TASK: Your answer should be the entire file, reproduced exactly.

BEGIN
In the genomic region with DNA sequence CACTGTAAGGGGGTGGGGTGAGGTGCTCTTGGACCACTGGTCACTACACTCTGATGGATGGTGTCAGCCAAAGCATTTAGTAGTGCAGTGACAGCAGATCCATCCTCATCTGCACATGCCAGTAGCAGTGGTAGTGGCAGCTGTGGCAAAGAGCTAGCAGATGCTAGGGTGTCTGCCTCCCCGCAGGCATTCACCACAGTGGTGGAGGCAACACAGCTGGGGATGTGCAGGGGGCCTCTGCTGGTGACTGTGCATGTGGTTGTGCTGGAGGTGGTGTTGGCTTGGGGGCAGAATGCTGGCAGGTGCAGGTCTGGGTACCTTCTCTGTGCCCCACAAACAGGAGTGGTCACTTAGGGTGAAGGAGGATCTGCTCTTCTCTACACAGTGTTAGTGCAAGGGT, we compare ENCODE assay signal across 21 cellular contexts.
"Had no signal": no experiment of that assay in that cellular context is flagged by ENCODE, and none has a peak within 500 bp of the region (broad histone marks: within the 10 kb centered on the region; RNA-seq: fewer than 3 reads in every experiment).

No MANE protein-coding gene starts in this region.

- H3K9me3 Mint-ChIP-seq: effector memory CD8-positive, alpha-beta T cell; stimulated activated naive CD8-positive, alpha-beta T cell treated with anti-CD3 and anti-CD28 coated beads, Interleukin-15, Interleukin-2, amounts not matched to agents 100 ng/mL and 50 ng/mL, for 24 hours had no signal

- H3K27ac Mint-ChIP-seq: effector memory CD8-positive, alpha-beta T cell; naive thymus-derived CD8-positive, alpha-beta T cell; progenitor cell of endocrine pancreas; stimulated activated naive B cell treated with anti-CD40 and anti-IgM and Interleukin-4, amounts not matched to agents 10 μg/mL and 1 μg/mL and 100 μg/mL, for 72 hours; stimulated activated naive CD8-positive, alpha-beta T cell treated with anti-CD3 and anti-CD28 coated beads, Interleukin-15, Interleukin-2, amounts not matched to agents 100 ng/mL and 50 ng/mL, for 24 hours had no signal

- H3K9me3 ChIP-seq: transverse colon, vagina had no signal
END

In the genomic region with DNA sequence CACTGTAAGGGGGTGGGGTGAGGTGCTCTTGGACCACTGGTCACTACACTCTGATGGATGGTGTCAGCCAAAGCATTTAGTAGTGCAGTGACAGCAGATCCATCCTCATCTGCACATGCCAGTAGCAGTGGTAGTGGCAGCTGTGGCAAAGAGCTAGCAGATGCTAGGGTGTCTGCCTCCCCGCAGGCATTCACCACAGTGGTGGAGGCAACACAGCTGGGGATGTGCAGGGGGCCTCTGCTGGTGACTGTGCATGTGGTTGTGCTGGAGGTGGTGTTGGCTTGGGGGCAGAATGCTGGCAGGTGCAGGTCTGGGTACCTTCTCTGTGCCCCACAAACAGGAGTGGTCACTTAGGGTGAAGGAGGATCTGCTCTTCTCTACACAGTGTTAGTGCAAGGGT, we compare ENCODE assay signal across 21 cellular contexts.
"Had no signal": no experiment of that assay in that cellular context is flagged by ENCODE, and none has a peak within 500 bp of the region (broad histone marks: within the 10 kb centered on the region; RNA-seq: fewer than 3 reads in every experiment).

No MANE protein-coding gene starts in this region.

- H3K9me3 Mint-ChIP-seq: effector memory CD8-positive, alpha-beta T cell; stimulated activated naive CD8-positive, alpha-beta T cell treated with anti-CD3 and anti-CD28 coated beads, Interleukin-15, Interleukin-2, amounts not matched to agents 100 ng/mL and 50 ng/mL, for 24 hours had no signal

- H3K27ac Mint-ChIP-seq: effector memory CD8-positive, alpha-beta T cell; naive thymus-derived CD8-positive, alpha-beta T cell; progenitor cell of endocrine pancreas; stimulated activated naive B cell treated with anti-CD40 and anti-IgM and Interleukin-4, amounts not matched to agents 10 μg/mL and 1 μg/mL and 100 μg/mL, for 72 hours; stimulated activated naive CD8-positive, alpha-beta T cell treated with anti-CD3 and anti-CD28 coated beads, Interleukin-15, Interleukin-2, amounts not matched to agents 100 ng/mL and 50 ng/mL, for 24 hours had no signal

- H3K9me3 ChIP-seq: transverse colon, vagina had no signal